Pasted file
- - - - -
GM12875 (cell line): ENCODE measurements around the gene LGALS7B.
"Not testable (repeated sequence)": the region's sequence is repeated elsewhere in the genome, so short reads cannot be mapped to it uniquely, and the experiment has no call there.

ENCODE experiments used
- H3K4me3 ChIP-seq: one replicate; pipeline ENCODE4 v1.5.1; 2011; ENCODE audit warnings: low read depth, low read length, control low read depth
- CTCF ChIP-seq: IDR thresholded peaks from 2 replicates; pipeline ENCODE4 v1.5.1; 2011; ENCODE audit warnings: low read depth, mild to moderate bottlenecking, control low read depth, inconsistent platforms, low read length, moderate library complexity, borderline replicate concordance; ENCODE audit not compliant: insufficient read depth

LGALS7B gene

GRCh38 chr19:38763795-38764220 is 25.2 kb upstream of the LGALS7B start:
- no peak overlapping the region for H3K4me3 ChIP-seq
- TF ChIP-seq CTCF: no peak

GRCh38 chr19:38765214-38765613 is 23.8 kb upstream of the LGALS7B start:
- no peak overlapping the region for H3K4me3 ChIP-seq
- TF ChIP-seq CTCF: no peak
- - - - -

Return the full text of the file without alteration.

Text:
GM12875 (cell line): ENCODE measurements around the gene LGALS7B.
"Not testable (repeated sequence)": the region's sequence is repeated elsewhere in the genome, so short reads cannot be mapped to it uniquely, and the experiment has no call there.

ENCODE experiments used
- H3K4me3 ChIP-seq: one replicate; pipeline ENCODE4 v1.5.1; 2011; ENCODE audit warnings: low read depth, low read length, control low read depth
- CTCF ChIP-seq: IDR thresholded peaks from 2 replicates; pipeline ENCODE4 v1.5.1; 2011; ENCODE audit warnings: low read depth, mild to moderate bottlenecking, control low read depth, inconsistent platforms, low read length, moderate library complexity, borderline replicate concordance; ENCODE audit not compliant: insufficient read depth

LGALS7B gene

GRCh38 chr19:38763795-38764220 is 25.2 kb upstream of the LGALS7B start:
- no peak overlapping the region for H3K4me3 ChIP-seq
- TF ChIP-seq CTCF: no peak

GRCh38 chr19:38765214-38765613 is 23.8 kb upstream of the LGALS7B start:
- no peak overlapping the region for H3K4me3 ChIP-seq
- TF ChIP-seq CTCF: no peak